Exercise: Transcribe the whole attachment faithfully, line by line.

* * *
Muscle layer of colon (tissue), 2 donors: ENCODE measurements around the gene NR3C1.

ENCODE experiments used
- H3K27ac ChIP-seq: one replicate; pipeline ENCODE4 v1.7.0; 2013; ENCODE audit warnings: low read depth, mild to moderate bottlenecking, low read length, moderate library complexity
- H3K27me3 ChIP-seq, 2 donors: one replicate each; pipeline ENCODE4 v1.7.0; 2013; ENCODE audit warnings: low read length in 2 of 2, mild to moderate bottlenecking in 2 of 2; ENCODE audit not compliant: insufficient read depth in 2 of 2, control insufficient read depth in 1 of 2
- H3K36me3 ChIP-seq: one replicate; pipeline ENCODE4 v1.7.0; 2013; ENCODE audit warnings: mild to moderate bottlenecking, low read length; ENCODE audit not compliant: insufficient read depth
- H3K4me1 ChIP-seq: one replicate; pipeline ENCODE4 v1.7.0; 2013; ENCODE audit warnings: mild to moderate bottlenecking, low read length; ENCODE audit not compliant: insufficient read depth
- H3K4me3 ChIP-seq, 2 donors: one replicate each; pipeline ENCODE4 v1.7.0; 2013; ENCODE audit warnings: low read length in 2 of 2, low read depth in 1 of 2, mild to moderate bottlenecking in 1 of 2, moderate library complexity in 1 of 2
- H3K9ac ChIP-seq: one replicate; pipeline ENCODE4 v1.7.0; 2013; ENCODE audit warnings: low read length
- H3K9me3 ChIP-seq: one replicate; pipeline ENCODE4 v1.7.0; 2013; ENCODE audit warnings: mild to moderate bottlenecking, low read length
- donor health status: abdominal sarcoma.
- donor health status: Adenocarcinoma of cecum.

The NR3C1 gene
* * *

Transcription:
Muscle layer of colon (tissue), 2 donors: ENCODE measurements around the gene NR3C1.

ENCODE experiments used
- H3K27ac ChIP-seq: one replicate; pipeline ENCODE4 v1.7.0; 2013; ENCODE audit warnings: low read depth, mild to moderate bottlenecking, low read length, moderate library complexity
- H3K27me3 ChIP-seq, 2 donors: one replicate each; pipeline ENCODE4 v1.7.0; 2013; ENCODE audit warnings: low read length in 2 of 2, mild to moderate bottlenecking in 2 of 2; ENCODE audit not compliant: insufficient read depth in 2 of 2, control insufficient read depth in 1 of 2
- H3K36me3 ChIP-seq: one replicate; pipeline ENCODE4 v1.7.0; 2013; ENCODE audit warnings: mild to moderate bottlenecking, low read length; ENCODE audit not compliant: insufficient read depth
- H3K4me1 ChIP-seq: one replicate; pipeline ENCODE4 v1.7.0; 2013; ENCODE audit warnings: mild to moderate bottlenecking, low read length; ENCODE audit not compliant: insufficient read depth
- H3K4me3 ChIP-seq, 2 donors: one replicate each; pipeline ENCODE4 v1.7.0; 2013; ENCODE audit warnings: low read length in 2 of 2, low read depth in 1 of 2, mild to moderate bottlenecking in 1 of 2, moderate library complexity in 1 of 2
- H3K9ac ChIP-seq: one replicate; pipeline ENCODE4 v1.7.0; 2013; ENCODE audit warnings: low read length
- H3K9me3 ChIP-seq: one replicate; pipeline ENCODE4 v1.7.0; 2013; ENCODE audit warnings: mild to moderate bottlenecking, low read length
- donor health status: abdominal sarcoma.
- donor health status: Adenocarcinoma of cecum.

The NR3C1 gene